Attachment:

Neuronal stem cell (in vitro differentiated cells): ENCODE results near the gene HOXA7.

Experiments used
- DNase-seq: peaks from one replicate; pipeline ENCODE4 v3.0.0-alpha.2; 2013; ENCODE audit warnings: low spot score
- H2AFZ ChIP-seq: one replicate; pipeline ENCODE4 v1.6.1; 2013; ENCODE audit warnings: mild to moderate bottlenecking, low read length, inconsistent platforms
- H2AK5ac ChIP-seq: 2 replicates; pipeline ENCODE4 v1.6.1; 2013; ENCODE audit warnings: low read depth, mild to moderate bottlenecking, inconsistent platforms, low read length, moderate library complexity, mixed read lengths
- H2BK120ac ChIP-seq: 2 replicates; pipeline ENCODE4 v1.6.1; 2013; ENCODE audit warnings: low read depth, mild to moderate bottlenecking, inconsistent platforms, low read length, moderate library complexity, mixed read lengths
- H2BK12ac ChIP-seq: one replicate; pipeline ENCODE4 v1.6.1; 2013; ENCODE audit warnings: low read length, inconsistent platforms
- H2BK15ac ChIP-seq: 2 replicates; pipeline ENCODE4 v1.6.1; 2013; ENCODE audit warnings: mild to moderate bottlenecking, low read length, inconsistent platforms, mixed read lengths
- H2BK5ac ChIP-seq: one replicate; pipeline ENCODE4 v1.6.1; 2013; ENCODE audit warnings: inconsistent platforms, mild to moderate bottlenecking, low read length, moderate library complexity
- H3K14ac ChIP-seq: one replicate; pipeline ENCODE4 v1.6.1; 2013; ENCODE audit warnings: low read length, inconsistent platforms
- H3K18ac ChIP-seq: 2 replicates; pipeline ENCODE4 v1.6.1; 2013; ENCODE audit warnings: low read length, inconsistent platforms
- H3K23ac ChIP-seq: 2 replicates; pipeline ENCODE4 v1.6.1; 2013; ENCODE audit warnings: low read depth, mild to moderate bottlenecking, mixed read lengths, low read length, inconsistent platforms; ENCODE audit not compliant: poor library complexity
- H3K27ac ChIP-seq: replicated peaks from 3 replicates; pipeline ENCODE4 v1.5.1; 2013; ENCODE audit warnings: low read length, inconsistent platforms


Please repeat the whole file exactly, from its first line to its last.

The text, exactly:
Neuronal stem cell (in vitro differentiated cells): ENCODE results near the gene HOXA7.

Experiments used
- DNase-seq: peaks from one replicate; pipeline ENCODE4 v3.0.0-alpha.2; 2013; ENCODE audit warnings: low spot score
- H2AFZ ChIP-seq: one replicate; pipeline ENCODE4 v1.6.1; 2013; ENCODE audit warnings: mild to moderate bottlenecking, low read length, inconsistent platforms
- H2AK5ac ChIP-seq: 2 replicates; pipeline ENCODE4 v1.6.1; 2013; ENCODE audit warnings: low read depth, mild to moderate bottlenecking, inconsistent platforms, low read length, moderate library complexity, mixed read lengths
- H2BK120ac ChIP-seq: 2 replicates; pipeline ENCODE4 v1.6.1; 2013; ENCODE audit warnings: low read depth, mild to moderate bottlenecking, inconsistent platforms, low read length, moderate library complexity, mixed read lengths
- H2BK12ac ChIP-seq: one replicate; pipeline ENCODE4 v1.6.1; 2013; ENCODE audit warnings: low read length, inconsistent platforms
- H2BK15ac ChIP-seq: 2 replicates; pipeline ENCODE4 v1.6.1; 2013; ENCODE audit warnings: mild to moderate bottlenecking, low read length, inconsistent platforms, mixed read lengths
- H2BK5ac ChIP-seq: one replicate; pipeline ENCODE4 v1.6.1; 2013; ENCODE audit warnings: inconsistent platforms, mild to moderate bottlenecking, low read length, moderate library complexity
- H3K14ac ChIP-seq: one replicate; pipeline ENCODE4 v1.6.1; 2013; ENCODE audit warnings: low read length, inconsistent platforms
- H3K18ac ChIP-seq: 2 replicates; pipeline ENCODE4 v1.6.1; 2013; ENCODE audit warnings: low read length, inconsistent platforms
- H3K23ac ChIP-seq: 2 replicates; pipeline ENCODE4 v1.6.1; 2013; ENCODE audit warnings: low read depth, mild to moderate bottlenecking, mixed read lengths, low read length, inconsistent platforms; ENCODE audit not compliant: poor library complexity
- H3K27ac ChIP-seq: replicated peaks from 3 replicates; pipeline ENCODE4 v1.5.1; 2013; ENCODE audit warnings: low read length, inconsistent platforms